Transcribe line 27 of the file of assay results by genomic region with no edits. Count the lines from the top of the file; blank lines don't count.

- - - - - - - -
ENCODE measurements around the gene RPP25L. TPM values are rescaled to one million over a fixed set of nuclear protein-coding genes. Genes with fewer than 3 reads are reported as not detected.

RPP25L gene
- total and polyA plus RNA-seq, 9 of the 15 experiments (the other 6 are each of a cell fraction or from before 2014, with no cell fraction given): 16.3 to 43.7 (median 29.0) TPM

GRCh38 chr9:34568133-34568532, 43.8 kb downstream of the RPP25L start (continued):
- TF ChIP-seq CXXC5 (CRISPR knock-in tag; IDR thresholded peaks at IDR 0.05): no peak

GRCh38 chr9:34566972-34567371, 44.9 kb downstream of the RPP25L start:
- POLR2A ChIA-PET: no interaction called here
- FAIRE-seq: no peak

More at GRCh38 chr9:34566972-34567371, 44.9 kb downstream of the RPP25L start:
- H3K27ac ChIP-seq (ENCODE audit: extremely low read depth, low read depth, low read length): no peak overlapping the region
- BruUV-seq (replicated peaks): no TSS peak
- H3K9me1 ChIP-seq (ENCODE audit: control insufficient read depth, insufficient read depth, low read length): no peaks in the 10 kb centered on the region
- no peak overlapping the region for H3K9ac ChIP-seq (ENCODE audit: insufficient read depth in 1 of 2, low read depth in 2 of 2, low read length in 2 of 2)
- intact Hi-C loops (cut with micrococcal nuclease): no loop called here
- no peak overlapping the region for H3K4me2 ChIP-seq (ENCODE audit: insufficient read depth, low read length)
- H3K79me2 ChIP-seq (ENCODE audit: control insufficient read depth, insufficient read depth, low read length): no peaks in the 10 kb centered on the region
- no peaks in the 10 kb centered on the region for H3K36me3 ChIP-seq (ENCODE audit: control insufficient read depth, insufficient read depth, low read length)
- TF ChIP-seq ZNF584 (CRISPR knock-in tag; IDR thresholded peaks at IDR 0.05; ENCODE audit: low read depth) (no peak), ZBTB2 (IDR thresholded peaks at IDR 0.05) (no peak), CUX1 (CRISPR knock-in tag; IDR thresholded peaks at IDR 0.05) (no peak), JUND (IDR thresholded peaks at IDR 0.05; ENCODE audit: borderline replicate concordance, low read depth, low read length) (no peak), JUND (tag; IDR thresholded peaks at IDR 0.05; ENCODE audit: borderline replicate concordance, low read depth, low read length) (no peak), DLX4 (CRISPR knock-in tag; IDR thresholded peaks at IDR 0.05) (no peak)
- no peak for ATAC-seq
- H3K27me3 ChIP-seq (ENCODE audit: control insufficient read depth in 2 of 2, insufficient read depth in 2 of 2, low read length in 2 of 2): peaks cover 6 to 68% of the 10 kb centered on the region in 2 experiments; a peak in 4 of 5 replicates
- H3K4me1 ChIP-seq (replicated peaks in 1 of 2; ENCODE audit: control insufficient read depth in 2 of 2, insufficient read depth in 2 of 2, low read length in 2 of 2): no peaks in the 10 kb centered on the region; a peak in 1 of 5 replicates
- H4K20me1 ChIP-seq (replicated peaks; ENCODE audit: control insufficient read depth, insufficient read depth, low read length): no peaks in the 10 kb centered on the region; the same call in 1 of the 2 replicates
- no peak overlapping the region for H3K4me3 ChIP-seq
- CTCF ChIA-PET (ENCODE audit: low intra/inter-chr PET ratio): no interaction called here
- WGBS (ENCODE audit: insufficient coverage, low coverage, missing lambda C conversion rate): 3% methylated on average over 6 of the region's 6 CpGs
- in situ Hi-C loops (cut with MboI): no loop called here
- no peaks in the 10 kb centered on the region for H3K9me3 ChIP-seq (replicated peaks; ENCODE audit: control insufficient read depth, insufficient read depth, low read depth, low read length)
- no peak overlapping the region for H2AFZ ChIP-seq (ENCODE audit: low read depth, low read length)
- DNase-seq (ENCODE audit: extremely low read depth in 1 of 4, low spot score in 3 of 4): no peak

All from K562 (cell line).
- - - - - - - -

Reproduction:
- no peaks in the 10 kb centered on the region for H3K9me3 ChIP-seq (replicated peaks; ENCODE audit: control insufficient read depth, insufficient read depth, low read depth, low read length)